With the Hadza People (Bushmen)

Discovering Tanzania Through Native Eyes

The Difference of African Ownership in Safaris

My name is Steven Ngowi.  I am one of the few native-African owners of an African safari company.  Most of the safari companies in East Africa are owned by individuals based in Europe and North America.  I founded Ndifo Safari to help fulfill the multigenerational dream of my family to own and operate a truly African safari company and to share our deep knowledge of wildlife and local cultures with guests from around the world.

Steven, Sr, as a young safari guide
Steven, Sr, still enjoys going on safari as a guest

I was raised by my grandfather, Steven Ngowi, Sr., in the safari life. I fell in love with the Tanzanian and Kenyan wildlife that I encountered regularly throughout my upbringing.  I learned from a very early age about the delicate balance of wildlife conservation and care for indigenous tribes closely sharing their daily existence with the wildlife.  I have a deep connection with both.

After I reached adulthood, I began my career at some of the top travel companies in East Africa, and I learned so much from them.  I am one of the few guides in East Africa to have achieved the walking guide qualification. This requires at least 18 months of specialized training in the use of firearms and over 120 hours of supervised experience in the field – with ongoing training throughout my career.  Most guides do not have this type of training – less than 10%. Having a qualified safari walking guide adds something extra for our guests. This means they may choose to experience the feeling of walking among the animals outside the confines of a vehicle.

My blood contains the soil of East Africa, and no one from another continent could know it better than someone like me what my country has to offer and how to explore it ethically with maximum impact for the guest.  I know this land like the back of my hand and can position my guest  in a place to see the best wildlife and landscapes.


The word “ndifo” means “footprints” in Chagga,  the native tongue of my grandfather and me.  It’s about me following in his footsteps and achieving his dream and mine.  We are the uniquely African safari company.  See the footprints in our logo?




Visiting with the Datooga tribe

One of my favorite activities is to take guests to meet a tribe of Datooga, Hadzabe (Bushmen), or Maasai people and spend time with them, experiencing a day in their lives.  This is an experience that you cannot have at a lodge or camp.  To go out where these tribes live and hunt – to move among them for a few hours can be life changing for visitors and must be arranged by those with connections to their communities.

Making arrows with the Hadzabe (Bushmen)

My guests have carved arrows with the bushmen and used those arrows to hunt with them and share the bounty of the kill. I have  seen the Maasai give an impromptu wedding to an already married couple celebrating an anniversary.  The Datooga tribe are the best arrowsmiths in the world.  They collect unwanted metals and make jewelry and trinkets.  My guests watch this if they want to.  It’s always such a meaningful experience for my guests and for me.  We all realize together that this is where we all came from.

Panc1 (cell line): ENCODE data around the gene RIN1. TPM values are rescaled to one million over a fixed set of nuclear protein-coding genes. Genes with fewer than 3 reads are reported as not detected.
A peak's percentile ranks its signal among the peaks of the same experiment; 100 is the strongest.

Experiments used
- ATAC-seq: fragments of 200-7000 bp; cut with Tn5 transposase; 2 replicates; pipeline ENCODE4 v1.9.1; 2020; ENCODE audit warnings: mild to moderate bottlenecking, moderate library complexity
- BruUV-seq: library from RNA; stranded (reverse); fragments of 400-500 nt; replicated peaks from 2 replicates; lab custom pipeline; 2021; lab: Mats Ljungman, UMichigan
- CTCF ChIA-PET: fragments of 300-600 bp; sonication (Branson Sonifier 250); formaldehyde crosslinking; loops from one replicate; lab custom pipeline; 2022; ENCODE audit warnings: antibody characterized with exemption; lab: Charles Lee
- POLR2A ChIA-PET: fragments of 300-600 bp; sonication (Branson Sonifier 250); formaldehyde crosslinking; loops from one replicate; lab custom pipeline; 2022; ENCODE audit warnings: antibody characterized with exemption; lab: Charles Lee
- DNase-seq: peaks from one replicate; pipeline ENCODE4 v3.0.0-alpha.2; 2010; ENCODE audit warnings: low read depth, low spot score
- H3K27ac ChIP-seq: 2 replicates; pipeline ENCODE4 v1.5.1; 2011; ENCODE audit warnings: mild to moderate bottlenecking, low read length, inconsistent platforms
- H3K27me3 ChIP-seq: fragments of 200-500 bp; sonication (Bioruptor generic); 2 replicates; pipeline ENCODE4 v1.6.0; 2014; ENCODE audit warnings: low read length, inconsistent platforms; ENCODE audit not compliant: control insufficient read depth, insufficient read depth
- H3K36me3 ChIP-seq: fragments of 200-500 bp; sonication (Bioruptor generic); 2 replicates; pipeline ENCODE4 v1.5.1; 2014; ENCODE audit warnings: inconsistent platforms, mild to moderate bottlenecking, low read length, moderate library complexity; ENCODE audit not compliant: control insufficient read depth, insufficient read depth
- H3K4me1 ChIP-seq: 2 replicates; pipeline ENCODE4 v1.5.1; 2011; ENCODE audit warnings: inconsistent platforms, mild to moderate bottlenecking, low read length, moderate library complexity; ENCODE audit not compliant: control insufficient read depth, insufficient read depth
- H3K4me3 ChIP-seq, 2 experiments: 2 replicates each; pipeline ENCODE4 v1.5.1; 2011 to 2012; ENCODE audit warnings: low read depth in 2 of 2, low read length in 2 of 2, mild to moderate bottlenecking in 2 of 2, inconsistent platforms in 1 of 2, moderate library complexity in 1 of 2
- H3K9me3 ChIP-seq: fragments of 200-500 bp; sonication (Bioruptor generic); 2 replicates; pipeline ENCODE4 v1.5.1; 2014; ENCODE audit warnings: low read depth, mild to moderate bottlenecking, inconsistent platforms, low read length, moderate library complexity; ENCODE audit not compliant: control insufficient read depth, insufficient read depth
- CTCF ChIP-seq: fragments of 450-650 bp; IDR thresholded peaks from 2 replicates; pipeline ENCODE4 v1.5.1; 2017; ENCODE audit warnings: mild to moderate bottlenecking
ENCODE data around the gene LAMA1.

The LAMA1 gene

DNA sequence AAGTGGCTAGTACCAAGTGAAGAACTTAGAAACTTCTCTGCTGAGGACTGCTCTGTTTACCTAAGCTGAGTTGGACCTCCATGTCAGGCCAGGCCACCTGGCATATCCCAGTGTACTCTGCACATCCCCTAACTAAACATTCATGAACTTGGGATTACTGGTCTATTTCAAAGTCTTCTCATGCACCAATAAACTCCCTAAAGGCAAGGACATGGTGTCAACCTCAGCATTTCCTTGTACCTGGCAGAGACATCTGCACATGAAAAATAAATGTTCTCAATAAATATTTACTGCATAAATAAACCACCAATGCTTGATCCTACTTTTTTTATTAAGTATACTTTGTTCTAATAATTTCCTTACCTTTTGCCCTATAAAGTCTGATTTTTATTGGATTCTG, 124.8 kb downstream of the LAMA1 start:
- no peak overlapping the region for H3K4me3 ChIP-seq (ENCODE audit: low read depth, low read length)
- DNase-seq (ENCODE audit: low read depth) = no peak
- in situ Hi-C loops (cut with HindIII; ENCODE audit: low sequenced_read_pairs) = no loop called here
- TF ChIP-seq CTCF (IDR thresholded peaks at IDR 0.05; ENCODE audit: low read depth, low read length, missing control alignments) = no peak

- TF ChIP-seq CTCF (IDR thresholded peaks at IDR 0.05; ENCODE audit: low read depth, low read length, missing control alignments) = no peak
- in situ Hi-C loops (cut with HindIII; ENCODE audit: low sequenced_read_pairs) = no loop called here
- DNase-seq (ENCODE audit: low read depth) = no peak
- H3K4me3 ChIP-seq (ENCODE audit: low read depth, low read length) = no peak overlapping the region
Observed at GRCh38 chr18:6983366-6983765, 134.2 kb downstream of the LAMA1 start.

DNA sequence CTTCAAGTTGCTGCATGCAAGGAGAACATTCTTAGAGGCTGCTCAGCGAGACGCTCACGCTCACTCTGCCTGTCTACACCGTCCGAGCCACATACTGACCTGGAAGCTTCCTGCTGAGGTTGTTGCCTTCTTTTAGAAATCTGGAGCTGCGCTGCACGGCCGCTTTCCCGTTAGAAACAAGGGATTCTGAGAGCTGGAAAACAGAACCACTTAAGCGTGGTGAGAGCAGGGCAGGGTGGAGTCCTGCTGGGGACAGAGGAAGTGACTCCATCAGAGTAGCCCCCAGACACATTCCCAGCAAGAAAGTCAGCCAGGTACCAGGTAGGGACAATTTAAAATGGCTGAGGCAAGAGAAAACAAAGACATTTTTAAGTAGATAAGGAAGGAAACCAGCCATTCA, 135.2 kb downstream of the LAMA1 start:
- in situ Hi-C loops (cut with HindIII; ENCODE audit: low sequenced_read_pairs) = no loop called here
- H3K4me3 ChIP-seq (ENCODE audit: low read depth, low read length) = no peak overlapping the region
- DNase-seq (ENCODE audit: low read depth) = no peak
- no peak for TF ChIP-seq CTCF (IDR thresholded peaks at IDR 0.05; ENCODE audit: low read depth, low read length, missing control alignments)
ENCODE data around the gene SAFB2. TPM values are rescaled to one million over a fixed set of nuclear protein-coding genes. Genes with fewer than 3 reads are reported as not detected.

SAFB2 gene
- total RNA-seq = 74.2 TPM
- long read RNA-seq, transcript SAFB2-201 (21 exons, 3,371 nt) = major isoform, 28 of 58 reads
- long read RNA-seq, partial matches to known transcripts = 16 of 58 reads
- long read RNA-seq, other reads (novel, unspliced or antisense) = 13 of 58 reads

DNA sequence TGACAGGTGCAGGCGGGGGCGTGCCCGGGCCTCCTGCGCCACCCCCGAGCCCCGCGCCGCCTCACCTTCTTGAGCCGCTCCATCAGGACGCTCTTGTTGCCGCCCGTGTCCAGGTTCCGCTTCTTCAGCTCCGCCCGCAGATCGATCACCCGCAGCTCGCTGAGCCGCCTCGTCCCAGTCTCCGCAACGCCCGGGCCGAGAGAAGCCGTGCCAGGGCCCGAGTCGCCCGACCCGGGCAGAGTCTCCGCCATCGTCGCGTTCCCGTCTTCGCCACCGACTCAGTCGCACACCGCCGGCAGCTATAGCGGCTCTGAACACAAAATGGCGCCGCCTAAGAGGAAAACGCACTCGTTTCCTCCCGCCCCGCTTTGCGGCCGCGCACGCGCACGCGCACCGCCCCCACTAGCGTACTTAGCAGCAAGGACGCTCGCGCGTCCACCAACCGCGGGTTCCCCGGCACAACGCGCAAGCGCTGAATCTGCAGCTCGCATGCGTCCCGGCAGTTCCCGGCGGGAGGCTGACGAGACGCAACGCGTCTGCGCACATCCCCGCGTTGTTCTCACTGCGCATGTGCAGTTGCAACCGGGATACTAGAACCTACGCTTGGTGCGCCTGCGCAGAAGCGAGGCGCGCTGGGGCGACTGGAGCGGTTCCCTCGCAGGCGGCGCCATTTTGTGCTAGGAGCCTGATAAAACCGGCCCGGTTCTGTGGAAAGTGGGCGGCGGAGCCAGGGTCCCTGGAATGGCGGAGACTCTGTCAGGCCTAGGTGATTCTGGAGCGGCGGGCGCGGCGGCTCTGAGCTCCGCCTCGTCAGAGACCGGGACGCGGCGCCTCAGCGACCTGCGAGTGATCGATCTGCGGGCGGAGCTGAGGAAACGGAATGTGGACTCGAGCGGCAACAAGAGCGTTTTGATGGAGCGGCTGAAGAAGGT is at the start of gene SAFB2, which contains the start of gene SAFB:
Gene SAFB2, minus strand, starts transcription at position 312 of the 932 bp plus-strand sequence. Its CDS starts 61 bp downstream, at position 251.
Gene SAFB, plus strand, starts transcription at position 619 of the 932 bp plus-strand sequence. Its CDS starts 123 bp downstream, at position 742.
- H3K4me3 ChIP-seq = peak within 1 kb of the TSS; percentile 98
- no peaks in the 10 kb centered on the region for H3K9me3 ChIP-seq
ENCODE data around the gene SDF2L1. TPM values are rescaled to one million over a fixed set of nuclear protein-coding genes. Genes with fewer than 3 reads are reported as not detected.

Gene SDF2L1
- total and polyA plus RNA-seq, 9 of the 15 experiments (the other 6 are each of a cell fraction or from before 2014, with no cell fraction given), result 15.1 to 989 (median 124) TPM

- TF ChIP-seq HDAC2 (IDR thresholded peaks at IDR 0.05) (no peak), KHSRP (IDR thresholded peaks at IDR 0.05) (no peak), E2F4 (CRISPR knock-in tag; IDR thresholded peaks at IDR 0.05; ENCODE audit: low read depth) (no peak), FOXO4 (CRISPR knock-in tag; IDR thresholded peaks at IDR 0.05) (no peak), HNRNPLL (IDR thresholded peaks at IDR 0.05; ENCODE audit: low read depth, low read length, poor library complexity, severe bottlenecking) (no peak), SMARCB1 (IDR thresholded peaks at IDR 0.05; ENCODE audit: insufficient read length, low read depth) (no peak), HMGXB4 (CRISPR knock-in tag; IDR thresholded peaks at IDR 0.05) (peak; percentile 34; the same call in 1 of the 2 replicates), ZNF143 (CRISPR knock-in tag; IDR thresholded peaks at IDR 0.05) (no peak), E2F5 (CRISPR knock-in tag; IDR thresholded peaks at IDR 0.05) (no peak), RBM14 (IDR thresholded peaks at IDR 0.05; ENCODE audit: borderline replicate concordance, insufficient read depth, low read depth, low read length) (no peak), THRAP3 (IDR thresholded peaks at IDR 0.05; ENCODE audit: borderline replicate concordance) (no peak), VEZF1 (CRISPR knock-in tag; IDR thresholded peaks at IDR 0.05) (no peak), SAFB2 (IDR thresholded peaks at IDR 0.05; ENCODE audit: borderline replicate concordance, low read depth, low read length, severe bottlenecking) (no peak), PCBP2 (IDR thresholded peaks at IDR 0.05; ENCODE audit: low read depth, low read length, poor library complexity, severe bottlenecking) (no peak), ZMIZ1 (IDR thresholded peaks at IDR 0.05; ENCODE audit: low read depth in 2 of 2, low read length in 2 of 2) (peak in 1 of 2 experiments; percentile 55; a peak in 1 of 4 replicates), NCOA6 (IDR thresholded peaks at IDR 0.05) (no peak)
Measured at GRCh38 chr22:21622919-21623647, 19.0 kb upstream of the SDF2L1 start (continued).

Group of masai people participating in traditional dance with high jumps

These cultures face challenges and could be eradicated in the next two decades, so I am working with other Tanzanian professionals to keep guests visiting these tribes and taking interest in their lives.  We are trying to help keep their culture alive. So if the client desires, we take time to stop by these villages and live among the people there for as long as they wish.

I have seen connections be made between people from the Western world and the people of these ancient cultures.  Every experience is a transcendent one. Because of my deep connection to the land and the people of East Africa, I can provide a more authentic experience for my guests than an operator located on another continent with my deep rooted connections to these communities.  These are my neighbors.

Jewelry made by the Datooga


We also allow for a more local experience for the traveler who wants more than what is prepared at the lodge or camp.  Many foreign-owned safari companies don’t like to take guests anywhere except the camp or lodge and the bush.  They don’t always have the comfort of moving around all these cultures.  Our soul is connected to the animals and people of this land.  This is all that I know.


Visiting the United Nations in New York

Because of our deep connection with this country, we want to always give back to our community.  Ndifo Safari is committed to wildlife conservation, and we are just as committed to helping our fellow citizens have better lives.  There are several projects we are working on to do just that.  You can see some of what we’re working on here:  ndifosafari.com/commitment

We discussed some of this during our visit at the United Nations in November 2022.  Watch the video here:  ndifosafari.com/un






Learn More About Ndifo

Ndifo Welcomes You to East Africa!

Remembering Bob Jr.

Ndifo at the United Nations